Threading The Needle To Survive

Threading The Needle To Survive

Sandee is the arts and culture editor at the Jewish Week.

For years, Rena Margulies Chernoff of Brooklyn traveled to Boston on Jan. 27. She and a cousin who also survived Auschwitz — they posed as twins — would celebrate the anniversary of the liberation of Auschwitz as their personal day of rebirth.

This year, on the 70th anniversary, Chernoff, 81 and one of the youngest survivors of Auschwitz-Birkenau, can no longer travel, but she has written her story, in a project with her son, former CNN correspondent Allan Chernoff. “The Tailors of Tomaszow: A Memoir of Polish Jews” (Texas Tech University Press) is a stark and powerful account of her hometown, combining the voices of survivors and serious research not previously compiled.

“This is critical history,” Alan Chernoff says in an interview. “As many times a year as there are commemorations, it’s not enough. Education is essential.”

In the late 1980s, Alan Chernoff began interviewing survivors of Tomaszow for the Shoah Foundation. “People know about Warsaw and Cracow. But no one would know about what happened to the Jews of Tomaszow unless I did something.”

Before World War II, Tomaszow had about 14,000 Jews. Rena is one of the four children among the 250 survivors. They survived, as Allan explains, not especially by brains, or by luck, but because they had skills with a needle and thread. This was a town with a thriving pre-war textile business; some said there were more tailors than customers. Rena’s father was a master tailor. When the Germans invaded the town and confiscated property, they asked him to make custom suits for German officers.

In the fall of 1942, when most of the Jews of the town were deported to Treblinka, Rena and her parents were among the 750 who remained in the ghetto. They were all sent to a labor camp in May 1943, and there too the tailors fixed uniforms. From the labor camp of Blyzen, they were sent to Auschwitz in the summer of 1944. In Blyzen and at Auschwitz, her aunt Eva sewed two large pockets in her garment in order to hide a pot of soup.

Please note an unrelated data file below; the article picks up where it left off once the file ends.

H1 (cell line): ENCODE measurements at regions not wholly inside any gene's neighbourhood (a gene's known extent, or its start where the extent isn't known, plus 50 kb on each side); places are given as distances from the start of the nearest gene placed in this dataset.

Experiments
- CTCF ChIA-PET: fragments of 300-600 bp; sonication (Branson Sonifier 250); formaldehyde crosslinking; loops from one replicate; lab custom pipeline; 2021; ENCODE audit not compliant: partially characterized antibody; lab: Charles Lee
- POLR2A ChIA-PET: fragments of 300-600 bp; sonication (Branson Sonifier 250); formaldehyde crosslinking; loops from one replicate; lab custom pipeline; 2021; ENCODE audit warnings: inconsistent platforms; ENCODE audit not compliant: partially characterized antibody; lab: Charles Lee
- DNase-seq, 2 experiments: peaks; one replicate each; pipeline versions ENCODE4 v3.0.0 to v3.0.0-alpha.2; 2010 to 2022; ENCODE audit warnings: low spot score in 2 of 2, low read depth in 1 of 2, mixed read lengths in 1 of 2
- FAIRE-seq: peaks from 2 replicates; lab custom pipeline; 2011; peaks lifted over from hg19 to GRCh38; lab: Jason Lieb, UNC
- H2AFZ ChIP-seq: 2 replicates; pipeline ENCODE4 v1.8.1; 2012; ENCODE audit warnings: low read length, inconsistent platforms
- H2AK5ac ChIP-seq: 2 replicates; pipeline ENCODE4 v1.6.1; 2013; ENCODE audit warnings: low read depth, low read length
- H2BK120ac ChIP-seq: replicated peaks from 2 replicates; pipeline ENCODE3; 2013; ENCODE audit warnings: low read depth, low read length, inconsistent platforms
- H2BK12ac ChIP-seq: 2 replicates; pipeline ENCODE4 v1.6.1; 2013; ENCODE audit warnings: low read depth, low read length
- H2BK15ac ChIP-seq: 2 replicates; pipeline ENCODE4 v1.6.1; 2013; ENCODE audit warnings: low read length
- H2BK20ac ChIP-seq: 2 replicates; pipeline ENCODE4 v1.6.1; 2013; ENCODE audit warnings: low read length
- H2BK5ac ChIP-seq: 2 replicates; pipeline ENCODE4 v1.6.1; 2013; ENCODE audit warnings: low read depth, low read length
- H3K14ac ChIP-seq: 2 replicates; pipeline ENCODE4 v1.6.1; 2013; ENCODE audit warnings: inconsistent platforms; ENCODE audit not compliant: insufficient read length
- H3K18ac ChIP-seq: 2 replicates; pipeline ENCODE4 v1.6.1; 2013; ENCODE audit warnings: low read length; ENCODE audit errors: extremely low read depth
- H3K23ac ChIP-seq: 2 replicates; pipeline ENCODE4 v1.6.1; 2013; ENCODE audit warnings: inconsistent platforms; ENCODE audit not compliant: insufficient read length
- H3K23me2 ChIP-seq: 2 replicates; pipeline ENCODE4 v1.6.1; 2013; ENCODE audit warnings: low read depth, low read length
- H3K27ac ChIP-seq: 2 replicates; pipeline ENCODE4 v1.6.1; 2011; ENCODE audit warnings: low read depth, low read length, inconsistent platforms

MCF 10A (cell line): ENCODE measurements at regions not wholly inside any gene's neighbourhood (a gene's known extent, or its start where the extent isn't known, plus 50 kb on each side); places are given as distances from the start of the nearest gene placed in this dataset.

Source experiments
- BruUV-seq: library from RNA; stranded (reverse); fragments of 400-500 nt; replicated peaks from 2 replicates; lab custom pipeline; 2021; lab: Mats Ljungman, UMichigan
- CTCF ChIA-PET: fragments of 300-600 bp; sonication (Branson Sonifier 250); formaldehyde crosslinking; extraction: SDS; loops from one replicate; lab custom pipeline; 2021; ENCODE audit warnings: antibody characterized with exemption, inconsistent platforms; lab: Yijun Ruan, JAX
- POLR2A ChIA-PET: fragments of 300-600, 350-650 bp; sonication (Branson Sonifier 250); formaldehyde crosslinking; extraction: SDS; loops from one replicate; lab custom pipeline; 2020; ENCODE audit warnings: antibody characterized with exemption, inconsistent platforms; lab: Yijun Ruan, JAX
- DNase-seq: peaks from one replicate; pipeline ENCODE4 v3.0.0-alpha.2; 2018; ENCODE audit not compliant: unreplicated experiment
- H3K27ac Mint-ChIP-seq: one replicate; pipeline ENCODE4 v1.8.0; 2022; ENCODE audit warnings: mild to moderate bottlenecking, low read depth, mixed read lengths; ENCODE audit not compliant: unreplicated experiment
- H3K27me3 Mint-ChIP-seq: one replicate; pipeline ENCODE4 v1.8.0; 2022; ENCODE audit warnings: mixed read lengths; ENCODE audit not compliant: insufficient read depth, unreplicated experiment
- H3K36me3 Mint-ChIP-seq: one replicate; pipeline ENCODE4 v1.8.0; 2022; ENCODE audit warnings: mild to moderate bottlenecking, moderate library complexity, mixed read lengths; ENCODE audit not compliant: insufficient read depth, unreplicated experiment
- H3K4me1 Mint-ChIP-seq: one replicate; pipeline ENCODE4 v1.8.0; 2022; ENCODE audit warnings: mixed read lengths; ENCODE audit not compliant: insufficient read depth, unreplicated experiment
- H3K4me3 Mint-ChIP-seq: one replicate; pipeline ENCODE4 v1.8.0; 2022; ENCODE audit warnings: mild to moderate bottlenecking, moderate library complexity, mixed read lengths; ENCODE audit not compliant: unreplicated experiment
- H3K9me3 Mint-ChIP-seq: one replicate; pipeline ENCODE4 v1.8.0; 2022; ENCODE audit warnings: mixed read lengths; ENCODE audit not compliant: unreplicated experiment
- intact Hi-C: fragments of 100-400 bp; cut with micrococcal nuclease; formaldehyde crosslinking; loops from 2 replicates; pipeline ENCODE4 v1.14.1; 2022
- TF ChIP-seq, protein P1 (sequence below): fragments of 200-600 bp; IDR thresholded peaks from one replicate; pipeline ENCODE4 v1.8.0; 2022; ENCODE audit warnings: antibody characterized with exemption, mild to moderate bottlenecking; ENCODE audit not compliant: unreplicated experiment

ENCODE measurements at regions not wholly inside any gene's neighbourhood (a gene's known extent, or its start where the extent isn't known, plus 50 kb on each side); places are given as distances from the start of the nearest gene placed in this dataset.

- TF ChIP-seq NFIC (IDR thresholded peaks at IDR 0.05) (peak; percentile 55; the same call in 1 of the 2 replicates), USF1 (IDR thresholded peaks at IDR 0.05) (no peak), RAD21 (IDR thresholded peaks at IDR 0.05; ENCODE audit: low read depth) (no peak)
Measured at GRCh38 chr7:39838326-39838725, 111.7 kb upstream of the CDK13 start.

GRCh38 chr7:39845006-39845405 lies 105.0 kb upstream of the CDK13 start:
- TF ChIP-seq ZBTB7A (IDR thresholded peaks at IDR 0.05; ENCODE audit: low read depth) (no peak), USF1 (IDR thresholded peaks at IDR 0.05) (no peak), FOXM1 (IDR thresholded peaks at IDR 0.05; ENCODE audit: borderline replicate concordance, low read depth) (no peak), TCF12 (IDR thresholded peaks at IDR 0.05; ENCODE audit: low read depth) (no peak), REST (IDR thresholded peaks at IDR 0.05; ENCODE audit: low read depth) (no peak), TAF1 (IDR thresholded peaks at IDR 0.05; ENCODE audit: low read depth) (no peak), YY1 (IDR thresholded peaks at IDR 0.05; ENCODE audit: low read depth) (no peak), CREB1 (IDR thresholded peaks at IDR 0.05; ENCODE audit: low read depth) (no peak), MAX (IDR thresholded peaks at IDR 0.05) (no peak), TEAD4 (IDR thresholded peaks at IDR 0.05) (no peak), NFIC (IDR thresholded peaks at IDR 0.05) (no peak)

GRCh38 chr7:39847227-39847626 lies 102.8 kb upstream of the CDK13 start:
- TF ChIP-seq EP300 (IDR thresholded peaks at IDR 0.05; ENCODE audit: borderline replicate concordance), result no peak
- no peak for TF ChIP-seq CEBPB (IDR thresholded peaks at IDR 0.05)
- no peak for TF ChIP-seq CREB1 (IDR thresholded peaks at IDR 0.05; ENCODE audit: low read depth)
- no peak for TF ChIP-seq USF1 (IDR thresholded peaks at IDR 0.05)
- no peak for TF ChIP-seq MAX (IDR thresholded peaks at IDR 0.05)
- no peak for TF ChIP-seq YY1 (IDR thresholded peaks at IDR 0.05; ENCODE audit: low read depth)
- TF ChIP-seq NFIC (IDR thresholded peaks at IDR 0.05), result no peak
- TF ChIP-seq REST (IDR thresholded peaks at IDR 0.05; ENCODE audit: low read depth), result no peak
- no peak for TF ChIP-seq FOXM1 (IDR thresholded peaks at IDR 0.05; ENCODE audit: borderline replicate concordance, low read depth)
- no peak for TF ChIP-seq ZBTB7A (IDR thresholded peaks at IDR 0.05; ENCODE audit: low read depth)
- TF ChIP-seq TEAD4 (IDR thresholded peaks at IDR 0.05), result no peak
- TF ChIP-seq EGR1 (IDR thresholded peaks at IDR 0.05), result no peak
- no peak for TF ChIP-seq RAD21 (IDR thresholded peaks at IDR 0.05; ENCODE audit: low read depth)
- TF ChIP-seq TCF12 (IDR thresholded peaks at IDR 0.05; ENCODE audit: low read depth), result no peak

Rena has an amazing memory for details: She remembers the navy-and-white dress with polka dots that she chose from the pile when they arrived at Auschwitz-Birkenau; its pattern reminded her of something she wore in happier days. When it was time to have a number tattooed onto her arm, she said she was 16, as her mother instructed. She was 11.

She recalls the day of liberation when Russian soldiers cried upon seeing conditions at Auschwitz. For Rena, there was too much death around her to feel elation. She and her mother went back to Tomaszow to wait for her father. They soon learned that he was shot one day before the camp was liberated.

While Allan was growing up, he and his mother had a kind of unspoken mutual protection pact: He was aware that she was a Holocaust survivor, seeing the number on her arm every day, and didn’t want to ask about it for fear of upsetting her; she didn’t bring it up for fear of upsetting him. But after attending the 1980 American Gathering of Jewish Holocaust Survivors and meeting others who survived as children, she began to open up.

A retired New York City math teacher, Rena traveled extensively to speak to students about her experiences and served as a docent at the Museum of Jewish Heritage. Several tailors from Tomaszow went on to careers in New York City’s garment industry, one manufacturing airline uniforms and another working for Oscar de la Renta.

“It was a profession that helped save their lives and allowed them to build new lives in the new world,” Allan says.

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